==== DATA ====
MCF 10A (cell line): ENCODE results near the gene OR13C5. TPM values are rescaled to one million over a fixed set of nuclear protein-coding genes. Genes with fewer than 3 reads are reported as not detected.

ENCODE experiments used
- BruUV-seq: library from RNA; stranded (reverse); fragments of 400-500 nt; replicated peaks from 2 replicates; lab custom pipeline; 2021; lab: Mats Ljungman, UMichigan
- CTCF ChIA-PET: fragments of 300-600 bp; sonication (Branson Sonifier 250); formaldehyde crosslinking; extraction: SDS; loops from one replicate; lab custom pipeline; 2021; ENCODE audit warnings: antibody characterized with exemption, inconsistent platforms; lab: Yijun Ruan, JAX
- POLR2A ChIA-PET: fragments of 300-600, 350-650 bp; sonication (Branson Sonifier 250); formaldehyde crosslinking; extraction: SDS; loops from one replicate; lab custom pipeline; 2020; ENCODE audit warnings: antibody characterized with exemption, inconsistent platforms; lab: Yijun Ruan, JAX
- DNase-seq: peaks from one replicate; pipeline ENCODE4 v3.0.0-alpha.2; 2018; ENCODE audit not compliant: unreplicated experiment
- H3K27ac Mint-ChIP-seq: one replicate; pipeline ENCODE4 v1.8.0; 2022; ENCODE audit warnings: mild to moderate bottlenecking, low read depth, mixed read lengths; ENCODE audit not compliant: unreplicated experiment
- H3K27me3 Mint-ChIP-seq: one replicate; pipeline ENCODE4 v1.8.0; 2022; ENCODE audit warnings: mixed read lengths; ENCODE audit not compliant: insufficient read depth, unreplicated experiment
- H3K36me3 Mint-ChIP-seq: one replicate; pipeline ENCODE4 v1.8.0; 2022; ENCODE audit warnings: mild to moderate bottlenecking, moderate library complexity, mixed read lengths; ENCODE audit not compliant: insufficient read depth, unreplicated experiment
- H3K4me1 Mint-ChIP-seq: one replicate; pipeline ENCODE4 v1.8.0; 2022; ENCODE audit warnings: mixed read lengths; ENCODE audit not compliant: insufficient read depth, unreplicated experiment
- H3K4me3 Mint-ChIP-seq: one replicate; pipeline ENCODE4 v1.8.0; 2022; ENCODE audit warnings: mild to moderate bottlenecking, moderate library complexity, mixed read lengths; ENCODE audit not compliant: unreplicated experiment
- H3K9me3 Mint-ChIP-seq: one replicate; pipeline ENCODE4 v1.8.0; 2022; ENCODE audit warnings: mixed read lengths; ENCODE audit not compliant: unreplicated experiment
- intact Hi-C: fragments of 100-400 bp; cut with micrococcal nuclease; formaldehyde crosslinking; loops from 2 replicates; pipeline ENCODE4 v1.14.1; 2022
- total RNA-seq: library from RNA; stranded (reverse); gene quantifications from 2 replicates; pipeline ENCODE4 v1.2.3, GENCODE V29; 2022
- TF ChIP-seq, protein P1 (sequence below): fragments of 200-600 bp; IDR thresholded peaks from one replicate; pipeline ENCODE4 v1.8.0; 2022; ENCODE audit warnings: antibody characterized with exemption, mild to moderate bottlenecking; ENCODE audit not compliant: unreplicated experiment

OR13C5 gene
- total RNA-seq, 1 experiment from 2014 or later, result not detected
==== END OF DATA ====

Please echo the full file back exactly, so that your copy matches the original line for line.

MCF 10A (cell line): ENCODE results near the gene OR13C5. TPM values are rescaled to one million over a fixed set of nuclear protein-coding genes. Genes with fewer than 3 reads are reported as not detected.

ENCODE experiments used
- BruUV-seq: library from RNA; stranded (reverse); fragments of 400-500 nt; replicated peaks from 2 replicates; lab custom pipeline; 2021; lab: Mats Ljungman, UMichigan
- CTCF ChIA-PET: fragments of 300-600 bp; sonication (Branson Sonifier 250); formaldehyde crosslinking; extraction: SDS; loops from one replicate; lab custom pipeline; 2021; ENCODE audit warnings: antibody characterized with exemption, inconsistent platforms; lab: Yijun Ruan, JAX
- POLR2A ChIA-PET: fragments of 300-600, 350-650 bp; sonication (Branson Sonifier 250); formaldehyde crosslinking; extraction: SDS; loops from one replicate; lab custom pipeline; 2020; ENCODE audit warnings: antibody characterized with exemption, inconsistent platforms; lab: Yijun Ruan, JAX
- DNase-seq: peaks from one replicate; pipeline ENCODE4 v3.0.0-alpha.2; 2018; ENCODE audit not compliant: unreplicated experiment
- H3K27ac Mint-ChIP-seq: one replicate; pipeline ENCODE4 v1.8.0; 2022; ENCODE audit warnings: mild to moderate bottlenecking, low read depth, mixed read lengths; ENCODE audit not compliant: unreplicated experiment
- H3K27me3 Mint-ChIP-seq: one replicate; pipeline ENCODE4 v1.8.0; 2022; ENCODE audit warnings: mixed read lengths; ENCODE audit not compliant: insufficient read depth, unreplicated experiment
- H3K36me3 Mint-ChIP-seq: one replicate; pipeline ENCODE4 v1.8.0; 2022; ENCODE audit warnings: mild to moderate bottlenecking, moderate library complexity, mixed read lengths; ENCODE audit not compliant: insufficient read depth, unreplicated experiment
- H3K4me1 Mint-ChIP-seq: one replicate; pipeline ENCODE4 v1.8.0; 2022; ENCODE audit warnings: mixed read lengths; ENCODE audit not compliant: insufficient read depth, unreplicated experiment
- H3K4me3 Mint-ChIP-seq: one replicate; pipeline ENCODE4 v1.8.0; 2022; ENCODE audit warnings: mild to moderate bottlenecking, moderate library complexity, mixed read lengths; ENCODE audit not compliant: unreplicated experiment
- H3K9me3 Mint-ChIP-seq: one replicate; pipeline ENCODE4 v1.8.0; 2022; ENCODE audit warnings: mixed read lengths; ENCODE audit not compliant: unreplicated experiment
- intact Hi-C: fragments of 100-400 bp; cut with micrococcal nuclease; formaldehyde crosslinking; loops from 2 replicates; pipeline ENCODE4 v1.14.1; 2022
- total RNA-seq: library from RNA; stranded (reverse); gene quantifications from 2 replicates; pipeline ENCODE4 v1.2.3, GENCODE V29; 2022
- TF ChIP-seq, protein P1 (sequence below): fragments of 200-600 bp; IDR thresholded peaks from one replicate; pipeline ENCODE4 v1.8.0; 2022; ENCODE audit warnings: antibody characterized with exemption, mild to moderate bottlenecking; ENCODE audit not compliant: unreplicated experiment

OR13C5 gene
- total RNA-seq, 1 experiment from 2014 or later, result not detected